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Nigel Williams spent 16 years as drama director at the renowned Gordonstoun School in northern Scotland before heading to Chadwick School in fall 2012. Though Scotland and California are far from similar when it comes to things like weather and topography, Williams says Chadwick is already starting to feel like home.

Like Chadwick, Gordonstoun School is a member of the Round Square consortium and shares a tremendous commitment to internationalism, service, and learning through experience. Williams himself visited the Chadwick campus in 2009, and says he felt an instant connection with the school and the greater Chadwick Community.

“The parent body, especially, was incredibly gracious during our stay,” Williams says. “Coming from a boarding environment like Gordonstoun, that was
something new for me.”

Drama has a longstanding tradition at Chadwick School thanks to founder Margaret Chadwick and her commitment to the performing arts. Williams plans to strengthen that tradition by creating a core academic curriculum for dramatics,while simultaneously raising the profile of the school’s outstanding performing arts program throughout the surrounding community.

Williams grew up in a working class family in England, and unlike many drama teachers, does not have a background in acting. Instead, he says, he’s chosen to focus on teaching and channeling his love of performance through production and direction.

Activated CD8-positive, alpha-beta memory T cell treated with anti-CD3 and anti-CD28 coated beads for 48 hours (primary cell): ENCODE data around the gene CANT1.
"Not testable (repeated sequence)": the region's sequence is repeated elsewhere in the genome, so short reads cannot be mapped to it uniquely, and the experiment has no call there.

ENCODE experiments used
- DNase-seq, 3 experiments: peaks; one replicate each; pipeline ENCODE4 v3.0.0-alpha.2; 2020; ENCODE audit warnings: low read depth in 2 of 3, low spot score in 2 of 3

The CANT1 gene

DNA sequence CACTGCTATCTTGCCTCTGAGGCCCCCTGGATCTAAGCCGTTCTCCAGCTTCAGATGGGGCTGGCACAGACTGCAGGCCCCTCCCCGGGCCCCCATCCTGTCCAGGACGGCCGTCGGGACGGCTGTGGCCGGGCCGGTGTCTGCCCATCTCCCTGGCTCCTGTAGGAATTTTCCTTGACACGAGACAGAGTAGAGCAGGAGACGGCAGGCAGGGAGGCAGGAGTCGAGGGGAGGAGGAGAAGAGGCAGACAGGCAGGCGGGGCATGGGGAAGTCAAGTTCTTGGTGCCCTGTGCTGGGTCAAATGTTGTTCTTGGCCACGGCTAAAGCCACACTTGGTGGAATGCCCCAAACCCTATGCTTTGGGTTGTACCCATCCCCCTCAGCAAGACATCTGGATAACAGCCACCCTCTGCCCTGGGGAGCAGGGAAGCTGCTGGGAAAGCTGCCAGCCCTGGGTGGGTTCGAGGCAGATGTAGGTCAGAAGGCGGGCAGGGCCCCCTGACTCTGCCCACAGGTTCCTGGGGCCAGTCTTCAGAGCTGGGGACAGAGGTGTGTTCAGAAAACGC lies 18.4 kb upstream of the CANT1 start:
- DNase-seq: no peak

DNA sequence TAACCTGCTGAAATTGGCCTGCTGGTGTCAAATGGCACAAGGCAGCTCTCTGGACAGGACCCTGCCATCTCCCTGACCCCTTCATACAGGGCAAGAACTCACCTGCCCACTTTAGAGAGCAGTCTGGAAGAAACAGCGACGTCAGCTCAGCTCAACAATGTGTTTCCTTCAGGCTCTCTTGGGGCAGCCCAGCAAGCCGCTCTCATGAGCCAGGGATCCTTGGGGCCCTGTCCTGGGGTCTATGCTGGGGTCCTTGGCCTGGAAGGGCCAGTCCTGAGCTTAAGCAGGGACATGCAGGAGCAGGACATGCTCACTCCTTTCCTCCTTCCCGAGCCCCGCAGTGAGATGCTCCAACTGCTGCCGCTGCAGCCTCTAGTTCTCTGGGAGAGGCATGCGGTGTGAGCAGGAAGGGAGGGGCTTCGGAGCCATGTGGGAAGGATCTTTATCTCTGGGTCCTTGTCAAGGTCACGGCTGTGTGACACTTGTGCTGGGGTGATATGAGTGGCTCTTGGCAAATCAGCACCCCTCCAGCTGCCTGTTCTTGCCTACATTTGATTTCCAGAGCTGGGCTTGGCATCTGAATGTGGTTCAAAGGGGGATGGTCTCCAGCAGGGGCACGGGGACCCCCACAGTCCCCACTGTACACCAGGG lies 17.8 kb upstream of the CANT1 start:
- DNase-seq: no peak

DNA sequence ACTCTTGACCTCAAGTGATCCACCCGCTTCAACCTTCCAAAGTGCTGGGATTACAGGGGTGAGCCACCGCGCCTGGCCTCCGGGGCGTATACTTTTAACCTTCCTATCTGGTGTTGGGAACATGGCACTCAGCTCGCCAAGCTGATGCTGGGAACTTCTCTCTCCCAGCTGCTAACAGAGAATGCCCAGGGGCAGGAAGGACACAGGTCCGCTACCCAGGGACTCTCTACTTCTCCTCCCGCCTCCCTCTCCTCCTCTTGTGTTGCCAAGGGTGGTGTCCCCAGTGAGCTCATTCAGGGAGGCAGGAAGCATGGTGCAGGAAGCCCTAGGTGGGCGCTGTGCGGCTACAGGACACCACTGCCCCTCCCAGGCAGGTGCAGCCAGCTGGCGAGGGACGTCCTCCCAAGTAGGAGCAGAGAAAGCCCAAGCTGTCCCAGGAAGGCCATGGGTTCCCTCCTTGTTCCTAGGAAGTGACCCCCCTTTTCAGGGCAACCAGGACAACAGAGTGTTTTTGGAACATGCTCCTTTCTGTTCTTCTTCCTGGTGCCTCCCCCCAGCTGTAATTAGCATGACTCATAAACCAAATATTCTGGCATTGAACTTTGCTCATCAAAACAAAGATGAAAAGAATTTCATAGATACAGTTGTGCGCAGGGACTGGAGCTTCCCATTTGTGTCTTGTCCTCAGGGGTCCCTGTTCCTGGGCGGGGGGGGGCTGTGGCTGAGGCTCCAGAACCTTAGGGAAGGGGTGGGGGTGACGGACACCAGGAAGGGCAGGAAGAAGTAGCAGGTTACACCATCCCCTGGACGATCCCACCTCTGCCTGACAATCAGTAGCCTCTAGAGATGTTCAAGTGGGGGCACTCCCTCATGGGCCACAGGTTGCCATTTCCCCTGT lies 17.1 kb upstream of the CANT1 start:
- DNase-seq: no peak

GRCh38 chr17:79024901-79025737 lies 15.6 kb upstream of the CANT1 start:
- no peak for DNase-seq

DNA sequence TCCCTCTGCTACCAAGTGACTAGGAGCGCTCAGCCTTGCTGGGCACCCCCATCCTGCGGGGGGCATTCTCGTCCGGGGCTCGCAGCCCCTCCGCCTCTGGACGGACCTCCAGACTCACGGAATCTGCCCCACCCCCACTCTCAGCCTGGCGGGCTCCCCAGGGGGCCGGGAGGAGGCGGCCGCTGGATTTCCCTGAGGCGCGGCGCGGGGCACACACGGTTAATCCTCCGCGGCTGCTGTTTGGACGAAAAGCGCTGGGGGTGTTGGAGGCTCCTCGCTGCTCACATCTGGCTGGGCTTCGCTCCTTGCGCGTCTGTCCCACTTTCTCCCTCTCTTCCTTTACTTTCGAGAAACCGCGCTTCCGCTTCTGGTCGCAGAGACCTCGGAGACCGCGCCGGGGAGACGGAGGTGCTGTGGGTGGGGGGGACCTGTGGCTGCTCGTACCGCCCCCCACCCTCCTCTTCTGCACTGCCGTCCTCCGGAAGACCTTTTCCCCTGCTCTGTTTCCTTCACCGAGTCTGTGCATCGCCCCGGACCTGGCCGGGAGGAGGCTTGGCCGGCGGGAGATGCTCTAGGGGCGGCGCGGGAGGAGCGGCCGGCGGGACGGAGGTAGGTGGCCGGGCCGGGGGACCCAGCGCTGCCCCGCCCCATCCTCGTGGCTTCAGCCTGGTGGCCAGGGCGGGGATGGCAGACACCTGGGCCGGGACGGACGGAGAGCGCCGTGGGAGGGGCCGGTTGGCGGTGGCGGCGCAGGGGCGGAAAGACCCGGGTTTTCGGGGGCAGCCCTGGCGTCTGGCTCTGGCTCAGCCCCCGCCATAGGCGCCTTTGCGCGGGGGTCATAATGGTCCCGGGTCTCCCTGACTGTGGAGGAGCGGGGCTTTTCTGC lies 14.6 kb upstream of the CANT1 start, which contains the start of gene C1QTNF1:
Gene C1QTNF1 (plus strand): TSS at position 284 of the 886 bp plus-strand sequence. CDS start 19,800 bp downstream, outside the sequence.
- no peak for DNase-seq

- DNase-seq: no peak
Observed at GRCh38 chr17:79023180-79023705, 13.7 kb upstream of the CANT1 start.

“I love watching my students change, explore, and discover through performing arts,” Williams says. “I wouldn’t be teaching after all these years if I didn’t believe the dramatic process could create life-changing experiences for young people.”

Williams says he plans to utilize the tremendous resources available on the Chadwick campus, including theGeoffrey Alan Laverty Center and Rosenwald Amphitheater, to create an academic program that is not only outstanding, but also accessible to all students. Chadwick students will begin working with Williams as early as sixth grade as a way to encourage the love of drama from a young age.

Though Williams only arrived on campus in September, he’s already off and running with well-received productions, including a 1970s-esque disco version of Shakespeare’s “A Comedy of Errors” and a Middle School production of the popular musical “Joseph and the Technicolor Dream Coat.” In the spring, Williams will launch an Upper School production of the award-winning musical “Blood Brothers.” Visit for a full list of upcoming performances.

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